For many people, the end of summer means that it’s time for children to head back to school. While we understand that this season can be extremely hectic, between making sure that everyone has what they need and that everyone gets to where they need to be, it may be worth taking some extra time to pay a little attention to your child’s eyes as well. Most school districts around the country require basic vision screening for children in public school on an annual or semi-annual basis, but choosing instead to have your child undergo a thorough and comprehensive eye examination may help detect serious eye and vision problems early and help prevent those problems from having a serious impact on your child’s quality of life.
Many fail to realize just how important a role clear and healthy vision plays in a child’s academic performance, but when a child finds it difficult or even painful to focus on printed text, be it on a board or in a book, their attention tends to drift. Research conducted by the American Optometric Association’s (AOA) suggests that as many as 60% of children who are identified as “problem learners” actually suffer from undetected vision problems and that many of those children have been inaccurately diagnosed with attention deficit disorder (ADD) or attention deficit hyperactivity disorder (ADHD). Catching even minor vision problems like nearsightedness (myopia), farsightedness (hyperopia), or astigmatism early and taking the necessary steps to correct them can be a vital part of setting the stage for future academic success.
Moreover, increased reliance on electronic media, both in the classroom and as a source for study materials, has placed young students at an increased risk for developing a common work-place complaint called computer vision syndrome, Those who use a computer for two or more hours daily face the greatest risk of experiencing computer vision syndrome, or CVS, which can cause eye strain, headaches, blurred vision, dry eyes, and even neck and shoulder pain. The effects of computer vision syndrome are usually only temporary, particularly in children whose eyes are more flexible and resilient, but understanding the issue and taking basic steps to avoid it can make studying significantly less painful.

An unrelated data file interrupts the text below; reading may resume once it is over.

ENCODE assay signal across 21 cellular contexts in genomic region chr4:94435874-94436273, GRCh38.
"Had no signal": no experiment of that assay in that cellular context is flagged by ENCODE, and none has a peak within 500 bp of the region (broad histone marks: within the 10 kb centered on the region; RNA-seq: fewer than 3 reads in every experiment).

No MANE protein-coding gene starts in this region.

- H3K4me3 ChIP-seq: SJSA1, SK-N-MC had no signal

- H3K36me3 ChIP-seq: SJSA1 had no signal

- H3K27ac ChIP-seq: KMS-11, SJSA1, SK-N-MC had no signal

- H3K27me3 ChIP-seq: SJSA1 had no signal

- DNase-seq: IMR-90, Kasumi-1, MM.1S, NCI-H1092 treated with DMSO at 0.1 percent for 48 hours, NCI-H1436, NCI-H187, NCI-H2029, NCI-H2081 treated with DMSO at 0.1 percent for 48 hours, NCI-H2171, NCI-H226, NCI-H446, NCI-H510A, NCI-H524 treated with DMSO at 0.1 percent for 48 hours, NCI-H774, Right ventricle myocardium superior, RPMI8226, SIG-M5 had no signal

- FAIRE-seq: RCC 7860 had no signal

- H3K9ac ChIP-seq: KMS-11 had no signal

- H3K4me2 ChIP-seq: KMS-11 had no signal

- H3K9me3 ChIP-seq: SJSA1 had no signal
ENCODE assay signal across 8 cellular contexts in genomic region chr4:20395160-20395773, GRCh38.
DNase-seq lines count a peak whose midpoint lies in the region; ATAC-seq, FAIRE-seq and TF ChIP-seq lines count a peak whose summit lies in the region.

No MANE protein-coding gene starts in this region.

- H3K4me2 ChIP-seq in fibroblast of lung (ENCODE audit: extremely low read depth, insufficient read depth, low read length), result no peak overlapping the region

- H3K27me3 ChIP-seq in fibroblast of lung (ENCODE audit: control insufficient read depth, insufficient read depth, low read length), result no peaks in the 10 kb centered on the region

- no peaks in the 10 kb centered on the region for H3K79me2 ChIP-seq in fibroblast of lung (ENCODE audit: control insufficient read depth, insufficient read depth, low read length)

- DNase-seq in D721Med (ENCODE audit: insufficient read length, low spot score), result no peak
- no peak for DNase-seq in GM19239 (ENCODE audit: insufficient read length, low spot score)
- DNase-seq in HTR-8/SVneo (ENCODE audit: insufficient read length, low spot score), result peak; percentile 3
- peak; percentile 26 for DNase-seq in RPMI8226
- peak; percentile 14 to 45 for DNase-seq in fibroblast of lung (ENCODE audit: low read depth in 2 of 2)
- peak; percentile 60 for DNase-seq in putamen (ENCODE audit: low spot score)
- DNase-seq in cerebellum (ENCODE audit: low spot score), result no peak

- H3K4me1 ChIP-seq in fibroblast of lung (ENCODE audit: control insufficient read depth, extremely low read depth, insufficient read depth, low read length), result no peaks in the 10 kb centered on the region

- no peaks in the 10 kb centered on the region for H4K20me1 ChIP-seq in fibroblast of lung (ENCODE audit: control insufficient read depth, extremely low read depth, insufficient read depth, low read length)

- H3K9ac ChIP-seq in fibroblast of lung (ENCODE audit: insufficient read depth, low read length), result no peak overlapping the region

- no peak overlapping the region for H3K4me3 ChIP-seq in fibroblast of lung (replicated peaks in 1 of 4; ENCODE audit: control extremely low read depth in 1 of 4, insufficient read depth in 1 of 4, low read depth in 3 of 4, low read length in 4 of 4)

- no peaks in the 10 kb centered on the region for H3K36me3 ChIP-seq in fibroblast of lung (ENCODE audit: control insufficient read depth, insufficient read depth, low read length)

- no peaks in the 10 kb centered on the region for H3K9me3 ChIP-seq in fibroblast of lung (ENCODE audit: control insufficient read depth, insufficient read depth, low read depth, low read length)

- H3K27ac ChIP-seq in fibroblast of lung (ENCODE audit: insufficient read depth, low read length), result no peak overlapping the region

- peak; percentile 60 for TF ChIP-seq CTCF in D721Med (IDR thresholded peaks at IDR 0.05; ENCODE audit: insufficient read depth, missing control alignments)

It is estimated that one in four school-age children have vision problems that, if left untreated, can affect learning ability, personality and adjustment in school and during adolescence a child’s eyesight can change very quickly. This is why the American Academy of Ophthalmology (AAO) recommends that all children receive vision testing every two years if no vision correction is required, or annually if eyeglasses or contact lenses are required, starting at around 3 years of age and lasting through their teenage years. While basic vision screenings can identify and treat common refractive errors, thorough, comprehensive eye examinations can also identify more serious conditions like lazy eye (amblyopia), eye misalignment (strabismus), and various other childhood optical diseases. When these eye tests are administered by trained eye care specialists, like those at Georgia Eye Physicians and Surgeons, they can even detect certain eye problems in children who do not yet know their letters or who are too young or too shy to verbalize their responses.
If you have concerns about your vision, or about the vision of someone you love, please feel free to call and schedule an appointment for a comprehensive vision exam from Dr. William Segal or Dr. Marc Lay at Georgia Eye Physicians and Surgeons. Be sure to follow us on Facebook, Twitter, and Google+ to get more tips for healthy eyes.